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AstraZeneca and Pfizer: What are the side effects of Australia’s vaccines?


Anastasia Tsirtsakis


3/05/2021 2:43:10 PM

People under 55, women and those previously infected with COVID-19 are more likely to report side effects after receiving either vaccine, according to new research.

Vials of the AstraZeneca and Pfizer vaccines.
Among recipients of the AstraZeneca and Pfizer vaccines, two in three report local side effects and one in four report systemic effects.

It has been five months since the first vaccine against COVID-19 was administered to a 90-year-old woman in the UK.
 
Since then, more than one billion doses have been administered worldwide.
 
Now a new observational study from the UK, published in The Lancet, is giving insight into the typical side effects of the AstraZeneca and Pfizer vaccines, in addition to their effectiveness, in a community setting.
 
Researchers had 627,383 people self-report their symptoms on the COVID Symptom Study app between 8 December and 10 March after receiving either their first or second dose of the Pfizer vaccine, or their first dose of AstraZeneca.
 
They found local side effects (pain, swelling, redness, itching, swollen armpit glands) affected two in three people, and were more common in Pfizer recipients. At least one symptom was reported by 71.9% of individuals after the first dose of Pfizer, 68.5% after the second dose, and by 58.7% after the first dose of AstraZeneca.
 
Systemic side effects (diarrhoea, fatigue, headache, chills, nausea) affected fewer than one in four people, but were more common with AstraZeneca, with at least one symptom reported by 33.7% after the first dose, compared to 13.5% and 22% after the first and second respective dose of Pfizer.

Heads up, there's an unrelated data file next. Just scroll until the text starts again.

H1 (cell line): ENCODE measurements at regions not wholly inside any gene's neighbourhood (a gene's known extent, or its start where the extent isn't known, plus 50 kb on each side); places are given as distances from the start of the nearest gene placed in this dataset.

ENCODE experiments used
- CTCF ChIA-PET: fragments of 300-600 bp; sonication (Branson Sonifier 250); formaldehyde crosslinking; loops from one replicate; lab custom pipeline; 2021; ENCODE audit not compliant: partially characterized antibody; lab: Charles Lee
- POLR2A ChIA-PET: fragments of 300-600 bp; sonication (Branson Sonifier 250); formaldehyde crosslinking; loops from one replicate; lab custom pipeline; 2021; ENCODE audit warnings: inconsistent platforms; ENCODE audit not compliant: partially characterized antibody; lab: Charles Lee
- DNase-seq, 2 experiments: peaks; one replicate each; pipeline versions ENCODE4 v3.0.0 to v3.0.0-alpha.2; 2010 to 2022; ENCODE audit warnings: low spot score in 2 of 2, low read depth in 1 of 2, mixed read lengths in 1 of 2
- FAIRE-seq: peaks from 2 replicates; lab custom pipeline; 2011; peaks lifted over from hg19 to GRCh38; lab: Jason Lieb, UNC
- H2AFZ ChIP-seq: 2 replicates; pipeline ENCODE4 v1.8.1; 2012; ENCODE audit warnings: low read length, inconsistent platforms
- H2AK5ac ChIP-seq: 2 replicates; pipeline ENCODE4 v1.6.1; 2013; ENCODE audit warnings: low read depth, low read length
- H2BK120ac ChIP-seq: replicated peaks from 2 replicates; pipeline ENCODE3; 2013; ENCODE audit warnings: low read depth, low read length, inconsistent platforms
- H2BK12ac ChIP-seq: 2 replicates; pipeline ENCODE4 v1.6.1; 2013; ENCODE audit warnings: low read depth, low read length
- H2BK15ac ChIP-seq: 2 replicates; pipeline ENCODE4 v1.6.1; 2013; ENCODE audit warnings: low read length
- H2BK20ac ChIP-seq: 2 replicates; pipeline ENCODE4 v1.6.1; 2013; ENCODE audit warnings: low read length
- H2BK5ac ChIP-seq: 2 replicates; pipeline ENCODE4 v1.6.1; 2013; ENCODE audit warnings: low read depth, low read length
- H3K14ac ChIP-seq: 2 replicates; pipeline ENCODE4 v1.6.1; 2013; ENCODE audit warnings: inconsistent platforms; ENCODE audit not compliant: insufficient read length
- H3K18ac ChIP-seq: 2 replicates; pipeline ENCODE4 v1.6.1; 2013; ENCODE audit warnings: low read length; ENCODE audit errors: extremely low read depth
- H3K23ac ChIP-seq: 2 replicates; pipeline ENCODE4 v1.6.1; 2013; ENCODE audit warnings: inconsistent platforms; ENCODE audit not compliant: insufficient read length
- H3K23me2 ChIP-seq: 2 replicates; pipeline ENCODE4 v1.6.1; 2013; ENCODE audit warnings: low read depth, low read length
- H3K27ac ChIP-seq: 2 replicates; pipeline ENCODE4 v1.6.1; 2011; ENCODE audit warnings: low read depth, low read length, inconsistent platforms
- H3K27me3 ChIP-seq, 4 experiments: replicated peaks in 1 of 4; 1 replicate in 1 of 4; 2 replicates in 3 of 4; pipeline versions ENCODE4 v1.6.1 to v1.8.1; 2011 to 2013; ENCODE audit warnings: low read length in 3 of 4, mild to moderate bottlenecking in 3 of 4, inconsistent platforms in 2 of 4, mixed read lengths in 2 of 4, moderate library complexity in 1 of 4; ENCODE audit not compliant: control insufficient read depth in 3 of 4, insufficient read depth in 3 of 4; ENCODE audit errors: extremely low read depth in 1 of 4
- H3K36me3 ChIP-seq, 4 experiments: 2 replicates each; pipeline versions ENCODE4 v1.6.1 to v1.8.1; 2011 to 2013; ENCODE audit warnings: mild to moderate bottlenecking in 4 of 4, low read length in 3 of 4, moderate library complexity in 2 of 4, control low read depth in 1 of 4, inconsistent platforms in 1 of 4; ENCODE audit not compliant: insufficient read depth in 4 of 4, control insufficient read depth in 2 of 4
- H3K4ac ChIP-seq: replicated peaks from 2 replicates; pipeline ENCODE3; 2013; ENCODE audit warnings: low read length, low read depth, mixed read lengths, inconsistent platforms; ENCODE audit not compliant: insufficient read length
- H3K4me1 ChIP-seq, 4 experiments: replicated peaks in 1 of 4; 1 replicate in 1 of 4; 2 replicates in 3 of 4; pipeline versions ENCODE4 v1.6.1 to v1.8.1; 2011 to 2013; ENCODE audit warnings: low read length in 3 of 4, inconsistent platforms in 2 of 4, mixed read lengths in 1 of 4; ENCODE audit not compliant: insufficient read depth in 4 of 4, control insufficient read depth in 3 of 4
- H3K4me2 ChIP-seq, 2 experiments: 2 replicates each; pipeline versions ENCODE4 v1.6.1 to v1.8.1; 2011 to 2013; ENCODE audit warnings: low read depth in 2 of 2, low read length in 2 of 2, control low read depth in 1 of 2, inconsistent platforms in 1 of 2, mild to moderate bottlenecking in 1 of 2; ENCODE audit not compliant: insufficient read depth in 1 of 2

The most frequently reported local side effects were tenderness and pain around the injection site, occurring most often the day after injection. Fatigue and headaches were the most commonly reported systemic side effects, frequently reported within the first 24 hours after vaccination.
 
The study also tested whether adverse effects varied across individuals’ characteristics, such as age and body mass index (BMI), gender, and health status.
 
It found side effects are more common among women, people aged 55 years or younger, and after a second dose.
 
For example, 46.9% (AstraZeneca) and 20.7% (Pfizer) of people aged 55 years or younger reported at least one systemic effect after receiving their first dose, compared with 30.7% (AstraZeneca) and 10.6% (Pfizer) of those older than 55.
 
However, researchers noted that side effects after both types of vaccine occurred at frequencies ‘lower than reported in phase 3 trials’.
 
‘For example, in phase 3 clinical trials of the BNT162b2 [Pfizer] vaccine, the most common events after the first dose were injection-site pain (71–83%), fatigue (34–47%), and headache (25–42%). However, in our community analysis, less than 30% of users complained of injection-site pain and less than 25% of fatigue and headache after the first dose,’ the authors wrote.
 
‘Similarly, rates of side effects following the ChAdOx1 nCoV-19 [AstraZeneca] vaccine were lower than expected. The phase 2–3 trial of the ChAdOx1 nCoV-19 vaccine reported systemic adverse effects in 88% of participants aged 18–55 years who received the first injection, whereas we found a lower rate of 33.7% after the first dose in the overall sample and 46.9% in individuals aged 18–55 years.’
 
Women (16.2%) were also more likely to report adverse effects than men (9.3%) after the first dose of Pfizer, as was the case after AstraZeneca (39.3% women, 26.2% men).